For me, Djurdja’s few remarks were an eye-opener, giving me a glimpse of just how deep my ignorance of CEE feminism is, and how much I have yet to learn. However frustrating these glimpses of one’s ignorance can be, I firmly believe that precisely this humbling experience of realising one’s limitations is a necessary pre-condition for the dawning of new perspectives. For how can we, if we are never made aware of our own blind spots, realise what our previous perspective may have obscured? This reminds me of the thought provoking work of one of my previous teacher’s—the political theorist, Aletta Norval’s, whose many discussions on the political importance of ‘aspect change’ (originally formulated by, admittedly Western, philosopher Ludwig Wittgenstein), brings to light in the process of learning the art of seeing things differently, of understanding the ways in which extant things can appear in new, unexpected forms. To me feminism could not happen without moments of ‘aspect change’, without the continuous re-learning of what we previously have come to take for granted.

Perhaps this is precisely the main value of feminist grassroots media; that it has the potential to offer us insight in drastically different ways of doing feminism and being feminist? Perhaps this is precisely at the essence of projects such as and Feminist Media Production in Europe ought to be about? Although it would be naïve to believe that these projects alone could tackle huge feminist problems such as Western hegemony, they might at least offer a few of us the possibility of facing some of our own blind spots, taking us just that little bit closer to the ‘changing of aspects’.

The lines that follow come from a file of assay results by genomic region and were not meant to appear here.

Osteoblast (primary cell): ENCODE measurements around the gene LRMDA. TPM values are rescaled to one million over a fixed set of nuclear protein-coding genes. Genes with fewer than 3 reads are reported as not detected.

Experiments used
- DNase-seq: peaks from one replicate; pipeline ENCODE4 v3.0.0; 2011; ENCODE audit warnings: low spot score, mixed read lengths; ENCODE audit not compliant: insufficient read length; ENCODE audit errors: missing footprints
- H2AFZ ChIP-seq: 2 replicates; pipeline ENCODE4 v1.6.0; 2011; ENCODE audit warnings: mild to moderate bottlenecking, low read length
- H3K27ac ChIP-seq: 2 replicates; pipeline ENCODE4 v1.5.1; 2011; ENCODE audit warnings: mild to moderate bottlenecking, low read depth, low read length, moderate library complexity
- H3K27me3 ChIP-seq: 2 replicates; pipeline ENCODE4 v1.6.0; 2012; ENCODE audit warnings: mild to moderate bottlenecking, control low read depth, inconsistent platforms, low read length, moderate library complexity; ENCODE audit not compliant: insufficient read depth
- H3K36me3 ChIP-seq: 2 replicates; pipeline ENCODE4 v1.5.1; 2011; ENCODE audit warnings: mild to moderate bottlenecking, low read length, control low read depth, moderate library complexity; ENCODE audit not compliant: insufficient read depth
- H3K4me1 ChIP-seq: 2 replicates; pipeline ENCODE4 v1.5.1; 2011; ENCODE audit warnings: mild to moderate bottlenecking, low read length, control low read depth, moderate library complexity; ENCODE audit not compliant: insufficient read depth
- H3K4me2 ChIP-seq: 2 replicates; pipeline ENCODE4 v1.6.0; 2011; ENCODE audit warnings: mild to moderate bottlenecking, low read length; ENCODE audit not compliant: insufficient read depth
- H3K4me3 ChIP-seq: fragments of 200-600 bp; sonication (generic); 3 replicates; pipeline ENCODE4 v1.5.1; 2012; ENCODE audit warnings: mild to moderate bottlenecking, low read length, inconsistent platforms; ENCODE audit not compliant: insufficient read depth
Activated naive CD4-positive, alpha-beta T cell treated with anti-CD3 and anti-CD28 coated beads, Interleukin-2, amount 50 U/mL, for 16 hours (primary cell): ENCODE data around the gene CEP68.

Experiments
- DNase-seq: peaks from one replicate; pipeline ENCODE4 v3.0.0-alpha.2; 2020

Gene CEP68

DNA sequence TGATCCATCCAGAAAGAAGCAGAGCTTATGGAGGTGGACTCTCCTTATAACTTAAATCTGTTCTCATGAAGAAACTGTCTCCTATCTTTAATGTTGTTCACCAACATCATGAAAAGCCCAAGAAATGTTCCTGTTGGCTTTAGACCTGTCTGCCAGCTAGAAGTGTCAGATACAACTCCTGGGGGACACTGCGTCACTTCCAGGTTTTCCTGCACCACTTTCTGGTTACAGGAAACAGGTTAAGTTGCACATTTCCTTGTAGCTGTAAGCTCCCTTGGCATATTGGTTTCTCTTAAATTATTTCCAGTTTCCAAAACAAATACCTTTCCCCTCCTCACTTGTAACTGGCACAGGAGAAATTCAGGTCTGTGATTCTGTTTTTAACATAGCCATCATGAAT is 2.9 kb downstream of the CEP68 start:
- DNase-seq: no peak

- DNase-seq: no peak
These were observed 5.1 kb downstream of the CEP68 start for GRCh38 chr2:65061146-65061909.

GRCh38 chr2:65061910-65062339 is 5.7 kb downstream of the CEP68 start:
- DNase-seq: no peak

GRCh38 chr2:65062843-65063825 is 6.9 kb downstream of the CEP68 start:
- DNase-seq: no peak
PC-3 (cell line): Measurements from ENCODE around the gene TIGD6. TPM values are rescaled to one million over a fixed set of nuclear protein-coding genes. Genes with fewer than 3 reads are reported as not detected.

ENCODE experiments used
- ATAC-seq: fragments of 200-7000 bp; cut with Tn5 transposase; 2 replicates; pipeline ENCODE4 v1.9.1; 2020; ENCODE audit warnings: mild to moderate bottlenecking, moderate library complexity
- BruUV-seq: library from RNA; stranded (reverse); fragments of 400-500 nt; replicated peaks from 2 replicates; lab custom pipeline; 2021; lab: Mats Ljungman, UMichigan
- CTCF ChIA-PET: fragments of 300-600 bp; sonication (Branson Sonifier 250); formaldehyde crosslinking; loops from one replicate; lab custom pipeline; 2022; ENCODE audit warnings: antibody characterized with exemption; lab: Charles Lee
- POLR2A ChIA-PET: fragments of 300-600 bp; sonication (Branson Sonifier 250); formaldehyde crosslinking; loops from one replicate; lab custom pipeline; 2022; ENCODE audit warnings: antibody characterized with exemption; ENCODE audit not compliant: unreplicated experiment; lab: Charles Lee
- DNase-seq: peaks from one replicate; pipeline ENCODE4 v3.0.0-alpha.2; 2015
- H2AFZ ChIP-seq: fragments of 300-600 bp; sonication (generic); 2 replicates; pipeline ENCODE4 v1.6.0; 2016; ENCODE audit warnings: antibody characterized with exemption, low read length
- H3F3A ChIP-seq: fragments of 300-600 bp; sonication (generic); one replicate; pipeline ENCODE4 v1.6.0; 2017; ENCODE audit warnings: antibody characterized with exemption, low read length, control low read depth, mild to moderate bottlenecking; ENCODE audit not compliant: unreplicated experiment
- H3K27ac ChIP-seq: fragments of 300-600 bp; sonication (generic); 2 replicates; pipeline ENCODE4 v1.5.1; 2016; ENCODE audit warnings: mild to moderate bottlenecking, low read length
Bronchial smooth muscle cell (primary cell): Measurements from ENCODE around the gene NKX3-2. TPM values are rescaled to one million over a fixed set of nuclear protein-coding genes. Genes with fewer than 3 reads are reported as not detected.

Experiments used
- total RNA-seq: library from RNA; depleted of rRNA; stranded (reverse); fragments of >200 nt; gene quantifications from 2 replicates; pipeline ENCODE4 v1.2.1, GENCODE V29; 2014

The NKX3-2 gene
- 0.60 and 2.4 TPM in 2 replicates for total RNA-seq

In terms of the Future Feminism In my point of view

Let's dream a little.

I see three stages of feminism.

Stage One: Corrective Discrimination
This is sometimes called "positive discrimination" or "affirmative action". Both terms are bad in terms of understanding, but have their uses in propaganda via television and internet phone where the aim is persuasion. The desired form of discrimination is of course reversed or negative. "Affirmative action" is a great slogan but what does it mean? Is it affirmative of a principle, a person, or what?

The use of the term "corrective" avoids these problems, and also makes it clear that this is ideally a temporary situation.

Stage Two: Anti Discrimination
A friend of mine and I had lunch together after she had attended an interview for an internally advertised vacancy which was a big promotion. She'd been given the job and she was furious.

There were seven applicants, all well qualified, six men. Several of the men were still to be interviewed. But she'd been told, straight faced, that as the company was keen to promote women and as there was no doubt that she was suitably qualified, she'd get the job. They just had to complete the interviews before it could be announced.

She and I both thought she was the best candidate as well, and would have got the job without "affirmative action". We'll never know. Which is why she was furious. It was very important to her to be accepted as a manager, not promoted as a token woman, and she had to change companies to do this. So much for "affirmative action". It actually denied the affirmation this woman needed.

Corrective discrimination has its place, but it is a desperate and temporary solution, and needs long term to be replaced by a system that removes all unfair discrimination, "positive" or "negative".

Stage Three: Non Discrimination
The ideal, of course, is to have a society in which such things are rare enough not to be a problem. If a particular company wants to hire only men (or women) it will be tolerated in the knowledge that it will not survive with such a competitive disadvantage anyway. A manager who promotes men over more competent women will himself be held responsible for the performance of his area, which will reflect its poor quality leadership and the loss of staff and morale which will result.